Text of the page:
The concept of chunked conversions can be confusing, but at its core, it is relatively simple. When a chunked conversion (including a stream transformation) is started, the converter’s startChunkedConversion method is invoked with an output- sink as argument. The method then returns an input sink into which the caller puts data.

Chunked converstion

Note: An asterisk (*) in the diagram represents optional multiple calls.

In the diagram, the first step consists of creating an outputSink that should be filled with the converted data. Then, the user invokes the startChunkedConversion() method of the converter with the output sink. The result is an input sink with methods add() and close().

At a later point, the code that started the chunked conversion invokes, possibly multiple times, the add() method with some data. The data is converted by the input sink. If the converted data is ready the input sink sends it to the output sink, possibly with multiple add() calls. Eventually the user finishes the conversion by invoking close(). At this point any remaining converted data is sent from the input sink to the output sink and the output sink is closed.

Depending on the converter the input sink may need to buffer parts of the incoming data. For example, a line-splitter that receives ab\ncd as the first chunk can safely invoke its output sink with ab, but needs to wait for the next data (or the close() call) before it can handle cd. If the next data is e\nf, the input sink must concatenate cd and e and invoke the output sink with the string cde, while buffering f for the next data event (or the close() call).

The complexity of the input sink (in combination with the converter) varies. Some chunked conversions are trivially mapped to the non-chunked versions (like a String→String converter that removes the character a), while others are more complicated. A safe, although inefficient (and usually unrecommended) way to implement the chunked conversion is to buffer and concatenate all the incoming data and to do the conversion in one go. This is, how the JSON decoder is currently (January 2014) implemented.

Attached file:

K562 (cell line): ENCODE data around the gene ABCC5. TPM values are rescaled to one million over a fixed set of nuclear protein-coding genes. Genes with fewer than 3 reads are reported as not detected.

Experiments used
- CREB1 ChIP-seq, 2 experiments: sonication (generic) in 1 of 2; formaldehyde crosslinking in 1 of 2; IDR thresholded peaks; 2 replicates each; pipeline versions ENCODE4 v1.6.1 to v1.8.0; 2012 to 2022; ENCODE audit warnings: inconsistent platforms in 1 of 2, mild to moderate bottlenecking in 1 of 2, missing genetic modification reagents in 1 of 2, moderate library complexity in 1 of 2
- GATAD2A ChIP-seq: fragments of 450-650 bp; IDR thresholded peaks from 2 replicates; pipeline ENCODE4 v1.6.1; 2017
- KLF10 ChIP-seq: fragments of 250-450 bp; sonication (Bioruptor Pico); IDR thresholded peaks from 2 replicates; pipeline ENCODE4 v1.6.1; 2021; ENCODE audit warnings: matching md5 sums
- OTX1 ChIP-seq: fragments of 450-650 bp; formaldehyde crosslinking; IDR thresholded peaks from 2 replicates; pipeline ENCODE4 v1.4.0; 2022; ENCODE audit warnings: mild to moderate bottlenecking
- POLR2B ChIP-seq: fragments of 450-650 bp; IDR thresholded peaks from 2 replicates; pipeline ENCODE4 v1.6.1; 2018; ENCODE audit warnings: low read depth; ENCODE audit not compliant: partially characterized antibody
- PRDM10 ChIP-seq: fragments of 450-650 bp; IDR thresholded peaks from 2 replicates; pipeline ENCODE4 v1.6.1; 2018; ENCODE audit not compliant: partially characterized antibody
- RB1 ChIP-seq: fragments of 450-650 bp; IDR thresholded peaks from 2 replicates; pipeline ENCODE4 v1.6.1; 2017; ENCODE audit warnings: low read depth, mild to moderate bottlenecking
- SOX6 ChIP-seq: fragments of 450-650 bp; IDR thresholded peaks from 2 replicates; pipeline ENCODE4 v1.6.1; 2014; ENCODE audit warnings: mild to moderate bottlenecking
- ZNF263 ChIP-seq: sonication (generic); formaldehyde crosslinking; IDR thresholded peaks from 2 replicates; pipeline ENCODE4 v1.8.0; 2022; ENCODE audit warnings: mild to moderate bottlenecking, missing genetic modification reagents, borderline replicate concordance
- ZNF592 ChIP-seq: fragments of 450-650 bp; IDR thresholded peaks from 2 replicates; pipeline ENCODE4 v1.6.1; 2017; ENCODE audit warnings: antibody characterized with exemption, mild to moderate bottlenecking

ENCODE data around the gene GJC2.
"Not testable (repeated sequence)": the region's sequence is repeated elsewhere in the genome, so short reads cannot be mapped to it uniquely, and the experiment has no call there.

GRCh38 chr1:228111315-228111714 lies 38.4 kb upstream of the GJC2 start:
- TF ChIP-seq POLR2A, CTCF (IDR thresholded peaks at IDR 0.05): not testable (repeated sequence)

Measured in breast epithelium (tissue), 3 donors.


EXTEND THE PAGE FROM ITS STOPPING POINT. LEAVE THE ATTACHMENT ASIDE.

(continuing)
Interestingly, the type of chunked conversion cannot be extrapolated from its synchronous conversion. For example, the HtmlEscape converter synchronously converts Strings to Strings, and asynchronously converts chunks of Strings to chunks of Strings (String→String). The LineSplitter converter synchronously converts Strings to List (the individual lines). Despite the difference in the synchronous signature, the chunked version of the LineSplitter converter has the same signature as HtmlEscape: String→String. In this case each individual output chunk represents one line.

import 'dart:convert';
import 'dart:async';

main() async {
  // HtmlEscape synchronously converts Strings to Strings.
  print(const HtmlEscape().convert("foo")); // "foo".
  // When used in a chunked way it converts from Strings
  // to Strings.
  var stream = new Stream.fromIterable(["f", "o", "o"]);
  print(await (stream.transform(const HtmlEscape())
                     .toList()));    // ["f", "o", "o"].

  // LineSplitter synchronously converts Strings to Lists of String.
  print(const LineSplitter().convert("foo\nbar")); // ["foo", "bar"]
  // However, asynchronously it converts from Strings to Strings (and
  // not Lists of Strings).
  var stream2 = new Stream.fromIterable(["fo", "o\nb", "ar"]);
  print("${await (stream2.transform(const LineSplitter())
                          .toList())}");
}

In general, the type of the chunked conversion is determined by the most useful case when used as a StreamTransformer.

ChunkedConversionSink

ChunkedConversionSinks are used to add new data to a converter or as output from converters. The basic ChunkedConversionSink comes with two methods: add() and close(). These have the same functionality as in all other sinks of the system such as StringSinks or StreamSinks.